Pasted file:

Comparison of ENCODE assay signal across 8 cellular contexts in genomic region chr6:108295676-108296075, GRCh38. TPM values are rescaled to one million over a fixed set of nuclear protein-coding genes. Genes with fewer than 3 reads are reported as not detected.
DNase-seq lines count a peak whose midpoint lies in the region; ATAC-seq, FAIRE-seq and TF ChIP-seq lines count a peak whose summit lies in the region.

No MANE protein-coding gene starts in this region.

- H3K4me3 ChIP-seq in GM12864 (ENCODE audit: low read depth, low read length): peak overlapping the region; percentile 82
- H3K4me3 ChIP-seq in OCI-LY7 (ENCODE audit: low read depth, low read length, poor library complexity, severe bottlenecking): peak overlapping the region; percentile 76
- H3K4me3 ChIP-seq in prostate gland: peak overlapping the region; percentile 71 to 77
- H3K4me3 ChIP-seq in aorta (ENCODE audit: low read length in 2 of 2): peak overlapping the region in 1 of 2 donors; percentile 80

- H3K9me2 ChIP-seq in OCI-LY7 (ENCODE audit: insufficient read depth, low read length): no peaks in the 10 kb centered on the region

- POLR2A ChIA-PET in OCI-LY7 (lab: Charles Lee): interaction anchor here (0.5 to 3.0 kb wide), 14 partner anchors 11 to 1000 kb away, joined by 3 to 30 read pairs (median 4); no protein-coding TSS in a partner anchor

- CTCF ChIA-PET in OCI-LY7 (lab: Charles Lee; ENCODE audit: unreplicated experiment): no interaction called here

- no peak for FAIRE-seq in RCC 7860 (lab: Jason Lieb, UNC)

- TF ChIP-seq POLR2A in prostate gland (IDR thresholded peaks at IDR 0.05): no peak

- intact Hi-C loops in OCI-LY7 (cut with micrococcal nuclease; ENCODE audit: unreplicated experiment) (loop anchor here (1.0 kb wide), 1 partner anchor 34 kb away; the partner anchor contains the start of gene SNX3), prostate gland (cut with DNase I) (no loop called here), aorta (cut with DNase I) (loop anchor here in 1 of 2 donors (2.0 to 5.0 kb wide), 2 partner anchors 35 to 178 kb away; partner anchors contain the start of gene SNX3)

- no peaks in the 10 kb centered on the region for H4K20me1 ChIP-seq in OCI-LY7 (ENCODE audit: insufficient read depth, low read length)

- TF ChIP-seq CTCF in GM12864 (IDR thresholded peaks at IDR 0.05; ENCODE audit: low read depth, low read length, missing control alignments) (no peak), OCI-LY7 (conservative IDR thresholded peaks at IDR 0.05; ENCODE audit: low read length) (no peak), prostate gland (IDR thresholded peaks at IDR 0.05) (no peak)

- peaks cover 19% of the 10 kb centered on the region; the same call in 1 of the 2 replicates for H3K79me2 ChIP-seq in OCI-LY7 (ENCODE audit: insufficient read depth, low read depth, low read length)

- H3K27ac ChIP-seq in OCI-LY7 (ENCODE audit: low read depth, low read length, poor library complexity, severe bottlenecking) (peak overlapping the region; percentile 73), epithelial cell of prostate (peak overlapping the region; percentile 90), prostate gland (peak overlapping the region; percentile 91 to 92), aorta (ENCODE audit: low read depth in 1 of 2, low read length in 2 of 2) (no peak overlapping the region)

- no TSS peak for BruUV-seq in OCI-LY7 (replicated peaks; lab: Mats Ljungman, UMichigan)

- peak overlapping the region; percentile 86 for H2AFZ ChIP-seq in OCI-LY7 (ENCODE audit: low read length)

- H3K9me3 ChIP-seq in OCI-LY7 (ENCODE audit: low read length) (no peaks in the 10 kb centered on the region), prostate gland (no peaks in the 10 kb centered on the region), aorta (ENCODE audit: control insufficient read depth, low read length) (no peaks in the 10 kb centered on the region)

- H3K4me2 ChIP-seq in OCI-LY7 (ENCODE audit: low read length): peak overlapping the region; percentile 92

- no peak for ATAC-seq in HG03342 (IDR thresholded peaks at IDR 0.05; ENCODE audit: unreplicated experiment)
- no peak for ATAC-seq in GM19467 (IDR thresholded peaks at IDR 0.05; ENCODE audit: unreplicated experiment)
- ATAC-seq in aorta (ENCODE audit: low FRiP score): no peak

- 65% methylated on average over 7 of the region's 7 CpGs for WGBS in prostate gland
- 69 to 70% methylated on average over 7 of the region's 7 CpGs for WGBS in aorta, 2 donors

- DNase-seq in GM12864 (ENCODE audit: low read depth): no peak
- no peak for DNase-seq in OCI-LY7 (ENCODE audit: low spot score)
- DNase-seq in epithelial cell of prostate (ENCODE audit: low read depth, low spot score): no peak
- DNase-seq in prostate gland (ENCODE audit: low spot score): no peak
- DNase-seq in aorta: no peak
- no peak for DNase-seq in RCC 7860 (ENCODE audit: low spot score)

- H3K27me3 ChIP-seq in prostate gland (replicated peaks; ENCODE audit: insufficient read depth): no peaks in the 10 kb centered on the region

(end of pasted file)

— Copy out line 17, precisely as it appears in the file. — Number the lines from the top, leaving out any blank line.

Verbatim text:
- H3K27ac ChIP-seq in OCI-LY7 (ENCODE audit: low read depth, low read length, poor library complexity, severe bottlenecking) (peak overlapping the region; percentile 73), epithelial cell of prostate (peak overlapping the region; percentile 90), prostate gland (peak overlapping the region; percentile 91 to 92), aorta (ENCODE audit: low read depth in 1 of 2, low read length in 2 of 2) (no peak overlapping the region)